ARLINGTON -- The City Council will consider granting General Motors a 90 percent tax abatement and other incentives Tuesday to help persuade the company to expand its Arlington assembly plant.
The plant, which opened more than 50 years ago, is competing with other GM facilities nationwide to build the company's next generation of sport utility vehicles. If Arlington is selected, GM is planning a $254 million expansion and retooling, which would bring 110 new jobs and millions of dollars of revenue to the city as well as retain 2,300 existing jobs, officials said.
"The more money GM puts into this plant, the more valuable it is, the more vested they are and the less chance of them ever leaving," economic development specialist Andrea Roy said about why Arlington is considering a tax break.
On Tuesday night, the council is set to vote on the incentive agreement after a public hearing. General Motors has requested a 90 percent tax abatement on both its real property and personal business property values for the expansion, which would save the company nearly $1.2 million a year. That deal, if approved, would be effective for 10 years.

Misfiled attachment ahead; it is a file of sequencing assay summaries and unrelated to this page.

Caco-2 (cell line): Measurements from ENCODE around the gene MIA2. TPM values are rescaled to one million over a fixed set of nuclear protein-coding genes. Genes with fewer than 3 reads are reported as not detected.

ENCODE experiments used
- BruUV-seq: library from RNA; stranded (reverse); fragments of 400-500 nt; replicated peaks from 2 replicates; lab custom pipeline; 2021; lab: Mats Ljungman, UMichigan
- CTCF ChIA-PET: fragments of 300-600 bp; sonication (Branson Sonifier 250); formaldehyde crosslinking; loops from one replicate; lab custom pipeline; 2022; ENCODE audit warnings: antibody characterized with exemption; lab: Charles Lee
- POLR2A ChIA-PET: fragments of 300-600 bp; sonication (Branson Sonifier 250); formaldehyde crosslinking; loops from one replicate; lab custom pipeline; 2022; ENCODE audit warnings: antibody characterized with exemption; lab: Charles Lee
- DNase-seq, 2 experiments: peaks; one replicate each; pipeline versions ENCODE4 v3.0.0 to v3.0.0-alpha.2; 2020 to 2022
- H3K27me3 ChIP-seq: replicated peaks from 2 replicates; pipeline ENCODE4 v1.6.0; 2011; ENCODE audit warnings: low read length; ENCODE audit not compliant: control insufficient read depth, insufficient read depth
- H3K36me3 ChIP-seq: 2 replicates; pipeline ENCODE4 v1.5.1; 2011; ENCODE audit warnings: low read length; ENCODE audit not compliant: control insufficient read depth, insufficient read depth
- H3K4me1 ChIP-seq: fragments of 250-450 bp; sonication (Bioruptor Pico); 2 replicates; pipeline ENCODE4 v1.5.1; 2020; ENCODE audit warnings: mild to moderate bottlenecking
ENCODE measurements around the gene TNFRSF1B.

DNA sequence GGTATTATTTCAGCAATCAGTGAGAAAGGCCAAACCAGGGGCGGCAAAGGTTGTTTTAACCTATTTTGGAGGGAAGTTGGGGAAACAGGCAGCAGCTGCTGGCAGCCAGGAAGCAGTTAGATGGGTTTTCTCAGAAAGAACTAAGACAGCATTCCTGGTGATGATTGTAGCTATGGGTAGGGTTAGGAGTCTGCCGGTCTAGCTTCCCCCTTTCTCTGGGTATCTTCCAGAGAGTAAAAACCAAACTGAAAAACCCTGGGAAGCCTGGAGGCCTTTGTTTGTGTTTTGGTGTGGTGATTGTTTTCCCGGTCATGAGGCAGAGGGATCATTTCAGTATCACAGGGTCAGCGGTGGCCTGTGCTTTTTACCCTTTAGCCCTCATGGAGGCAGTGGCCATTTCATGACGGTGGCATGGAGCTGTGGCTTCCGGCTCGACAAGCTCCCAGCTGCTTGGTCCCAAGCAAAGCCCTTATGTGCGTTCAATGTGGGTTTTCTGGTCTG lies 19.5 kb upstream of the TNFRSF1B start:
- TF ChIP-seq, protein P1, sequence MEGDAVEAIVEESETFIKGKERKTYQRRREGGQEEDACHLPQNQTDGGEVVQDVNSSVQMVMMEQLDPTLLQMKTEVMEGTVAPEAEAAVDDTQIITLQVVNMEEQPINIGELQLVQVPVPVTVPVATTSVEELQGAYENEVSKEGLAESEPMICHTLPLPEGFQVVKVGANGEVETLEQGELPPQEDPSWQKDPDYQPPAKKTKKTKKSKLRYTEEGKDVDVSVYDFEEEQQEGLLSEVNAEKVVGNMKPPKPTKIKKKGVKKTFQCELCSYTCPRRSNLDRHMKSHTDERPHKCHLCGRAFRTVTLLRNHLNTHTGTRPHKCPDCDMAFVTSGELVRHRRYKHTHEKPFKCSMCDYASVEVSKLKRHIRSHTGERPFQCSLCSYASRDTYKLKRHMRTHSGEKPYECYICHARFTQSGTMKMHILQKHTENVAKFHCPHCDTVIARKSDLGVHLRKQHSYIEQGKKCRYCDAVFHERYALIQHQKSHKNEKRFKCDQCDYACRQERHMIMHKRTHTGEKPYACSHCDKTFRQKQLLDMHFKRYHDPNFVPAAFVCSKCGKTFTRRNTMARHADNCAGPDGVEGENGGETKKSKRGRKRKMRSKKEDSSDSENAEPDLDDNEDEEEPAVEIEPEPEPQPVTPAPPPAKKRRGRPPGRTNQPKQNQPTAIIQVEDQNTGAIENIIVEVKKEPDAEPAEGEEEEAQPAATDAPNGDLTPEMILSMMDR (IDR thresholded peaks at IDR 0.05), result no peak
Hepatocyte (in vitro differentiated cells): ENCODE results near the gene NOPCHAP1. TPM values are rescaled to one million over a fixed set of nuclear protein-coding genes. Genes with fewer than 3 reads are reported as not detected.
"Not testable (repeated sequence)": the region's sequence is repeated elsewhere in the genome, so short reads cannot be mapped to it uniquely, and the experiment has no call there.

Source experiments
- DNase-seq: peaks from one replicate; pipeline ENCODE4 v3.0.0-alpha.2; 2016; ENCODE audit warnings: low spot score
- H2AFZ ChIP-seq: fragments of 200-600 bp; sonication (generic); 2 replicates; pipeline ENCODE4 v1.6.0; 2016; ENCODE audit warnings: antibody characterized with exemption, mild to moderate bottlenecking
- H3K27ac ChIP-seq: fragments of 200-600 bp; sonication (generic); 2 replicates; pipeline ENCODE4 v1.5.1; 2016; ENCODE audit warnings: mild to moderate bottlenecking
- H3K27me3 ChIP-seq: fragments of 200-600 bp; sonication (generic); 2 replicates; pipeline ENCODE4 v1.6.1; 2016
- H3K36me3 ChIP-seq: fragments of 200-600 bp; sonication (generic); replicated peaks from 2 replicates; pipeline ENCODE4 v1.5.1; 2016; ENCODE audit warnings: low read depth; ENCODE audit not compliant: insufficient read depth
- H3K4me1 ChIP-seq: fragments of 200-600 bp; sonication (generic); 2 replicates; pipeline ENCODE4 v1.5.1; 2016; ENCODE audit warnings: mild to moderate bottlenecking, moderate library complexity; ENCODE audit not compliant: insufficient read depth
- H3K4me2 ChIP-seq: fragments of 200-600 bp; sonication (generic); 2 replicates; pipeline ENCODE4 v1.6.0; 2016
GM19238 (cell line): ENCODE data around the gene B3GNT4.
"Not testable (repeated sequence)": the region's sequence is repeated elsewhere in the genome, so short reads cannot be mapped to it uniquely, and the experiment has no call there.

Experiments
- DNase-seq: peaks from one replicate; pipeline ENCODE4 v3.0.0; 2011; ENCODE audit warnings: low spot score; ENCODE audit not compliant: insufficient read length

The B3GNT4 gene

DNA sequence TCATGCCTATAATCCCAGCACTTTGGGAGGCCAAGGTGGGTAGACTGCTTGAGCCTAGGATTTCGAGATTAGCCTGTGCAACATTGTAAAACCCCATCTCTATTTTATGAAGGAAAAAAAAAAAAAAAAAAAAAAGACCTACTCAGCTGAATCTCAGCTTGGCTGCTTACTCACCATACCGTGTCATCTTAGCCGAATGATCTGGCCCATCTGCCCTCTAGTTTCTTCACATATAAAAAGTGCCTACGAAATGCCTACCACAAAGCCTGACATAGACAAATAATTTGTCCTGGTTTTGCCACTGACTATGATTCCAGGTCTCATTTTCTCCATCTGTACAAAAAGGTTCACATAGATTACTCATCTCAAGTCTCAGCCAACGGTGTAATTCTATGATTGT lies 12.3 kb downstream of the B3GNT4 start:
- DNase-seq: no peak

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The city is also considering waiving up to $50,000 in building permit and other developer fees that the company would normally pay on such an expansion.
"General Motors is one of the cornerstones of Arlington. The plant has given so much to our community," Councilman Robert Rivera said. "In this historic economic downturn, Arlington must do everything it can proactively to attract and retain jobs."
The Arlington plant, which produces Chevrolet Tahoes and Suburbans, GMC Yukons and Yukon XLs, and Cadillac Escalades, manufactures 280,000 vehicles a year.
Even with the tax break, Arlington estimates that the plant expansion will have a net $5.5 million economic impact on the city during its first 10 years, Roy said.
GM is also seeking incentives from the state and a 70 percent tax abatement from Tarrant County, which would cost the county and its hospital district about $3.4 million over 10 years, officials have said.
General Motors has a 90 percent tax abatement from the city on its business personal property connected to a 2004 expansion. That abatement ends in 2014. The company now pays Arlington about $1.3 million in taxes a year, Roy said.
Susan Schrock, 817-390-7639